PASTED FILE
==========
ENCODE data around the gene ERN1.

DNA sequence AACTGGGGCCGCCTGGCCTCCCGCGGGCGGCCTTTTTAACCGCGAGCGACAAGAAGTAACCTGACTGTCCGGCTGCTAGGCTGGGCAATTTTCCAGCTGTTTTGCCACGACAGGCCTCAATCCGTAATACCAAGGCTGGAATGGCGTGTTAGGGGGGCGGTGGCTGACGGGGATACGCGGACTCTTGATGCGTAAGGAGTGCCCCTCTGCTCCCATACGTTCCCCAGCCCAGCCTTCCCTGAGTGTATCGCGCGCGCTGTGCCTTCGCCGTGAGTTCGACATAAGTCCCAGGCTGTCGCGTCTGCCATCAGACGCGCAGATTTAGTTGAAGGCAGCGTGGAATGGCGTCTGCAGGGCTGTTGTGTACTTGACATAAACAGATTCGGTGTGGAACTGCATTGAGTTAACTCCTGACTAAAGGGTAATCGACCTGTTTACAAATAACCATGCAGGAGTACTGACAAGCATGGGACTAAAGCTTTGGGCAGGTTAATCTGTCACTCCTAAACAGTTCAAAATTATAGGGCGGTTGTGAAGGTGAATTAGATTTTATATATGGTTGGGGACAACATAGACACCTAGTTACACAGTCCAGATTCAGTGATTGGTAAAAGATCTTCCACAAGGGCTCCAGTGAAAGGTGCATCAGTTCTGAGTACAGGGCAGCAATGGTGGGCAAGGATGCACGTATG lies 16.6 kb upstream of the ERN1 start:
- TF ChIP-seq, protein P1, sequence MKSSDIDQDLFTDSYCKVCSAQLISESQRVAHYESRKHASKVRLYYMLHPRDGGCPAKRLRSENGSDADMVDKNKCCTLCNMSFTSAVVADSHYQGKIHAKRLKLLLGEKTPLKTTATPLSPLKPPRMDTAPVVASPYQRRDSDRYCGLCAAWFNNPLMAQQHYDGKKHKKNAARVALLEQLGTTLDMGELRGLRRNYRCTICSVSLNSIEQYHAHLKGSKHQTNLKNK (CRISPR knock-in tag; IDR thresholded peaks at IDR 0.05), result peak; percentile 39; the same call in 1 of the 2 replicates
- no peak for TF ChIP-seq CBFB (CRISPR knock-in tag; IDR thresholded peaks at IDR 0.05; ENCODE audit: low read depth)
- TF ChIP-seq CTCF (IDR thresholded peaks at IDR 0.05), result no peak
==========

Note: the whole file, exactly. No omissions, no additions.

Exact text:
ENCODE data around the gene ERN1.

DNA sequence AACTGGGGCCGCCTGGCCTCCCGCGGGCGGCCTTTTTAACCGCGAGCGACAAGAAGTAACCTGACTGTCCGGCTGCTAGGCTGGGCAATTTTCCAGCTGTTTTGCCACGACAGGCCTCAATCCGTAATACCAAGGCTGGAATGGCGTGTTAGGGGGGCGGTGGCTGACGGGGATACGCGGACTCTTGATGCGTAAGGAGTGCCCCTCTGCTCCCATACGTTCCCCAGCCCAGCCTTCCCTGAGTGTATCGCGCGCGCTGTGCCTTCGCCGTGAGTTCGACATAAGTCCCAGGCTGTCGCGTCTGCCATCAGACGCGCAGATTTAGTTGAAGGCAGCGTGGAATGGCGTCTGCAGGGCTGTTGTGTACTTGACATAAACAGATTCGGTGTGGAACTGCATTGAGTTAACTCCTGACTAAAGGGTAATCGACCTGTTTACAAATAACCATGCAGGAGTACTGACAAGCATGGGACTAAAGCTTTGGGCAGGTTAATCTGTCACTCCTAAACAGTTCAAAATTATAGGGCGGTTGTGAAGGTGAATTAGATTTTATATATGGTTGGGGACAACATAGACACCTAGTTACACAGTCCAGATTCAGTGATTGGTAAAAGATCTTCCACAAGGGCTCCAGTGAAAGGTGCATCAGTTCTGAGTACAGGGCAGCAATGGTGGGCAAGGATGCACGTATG lies 16.6 kb upstream of the ERN1 start:
- TF ChIP-seq, protein P1, sequence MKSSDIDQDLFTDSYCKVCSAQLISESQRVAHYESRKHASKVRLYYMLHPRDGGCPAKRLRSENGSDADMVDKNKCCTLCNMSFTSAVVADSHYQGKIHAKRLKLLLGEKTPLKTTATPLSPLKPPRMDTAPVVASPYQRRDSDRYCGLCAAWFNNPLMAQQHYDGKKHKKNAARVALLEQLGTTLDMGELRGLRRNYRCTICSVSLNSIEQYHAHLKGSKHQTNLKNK (CRISPR knock-in tag; IDR thresholded peaks at IDR 0.05), result peak; percentile 39; the same call in 1 of the 2 replicates
- no peak for TF ChIP-seq CBFB (CRISPR knock-in tag; IDR thresholded peaks at IDR 0.05; ENCODE audit: low read depth)
- TF ChIP-seq CTCF (IDR thresholded peaks at IDR 0.05), result no peak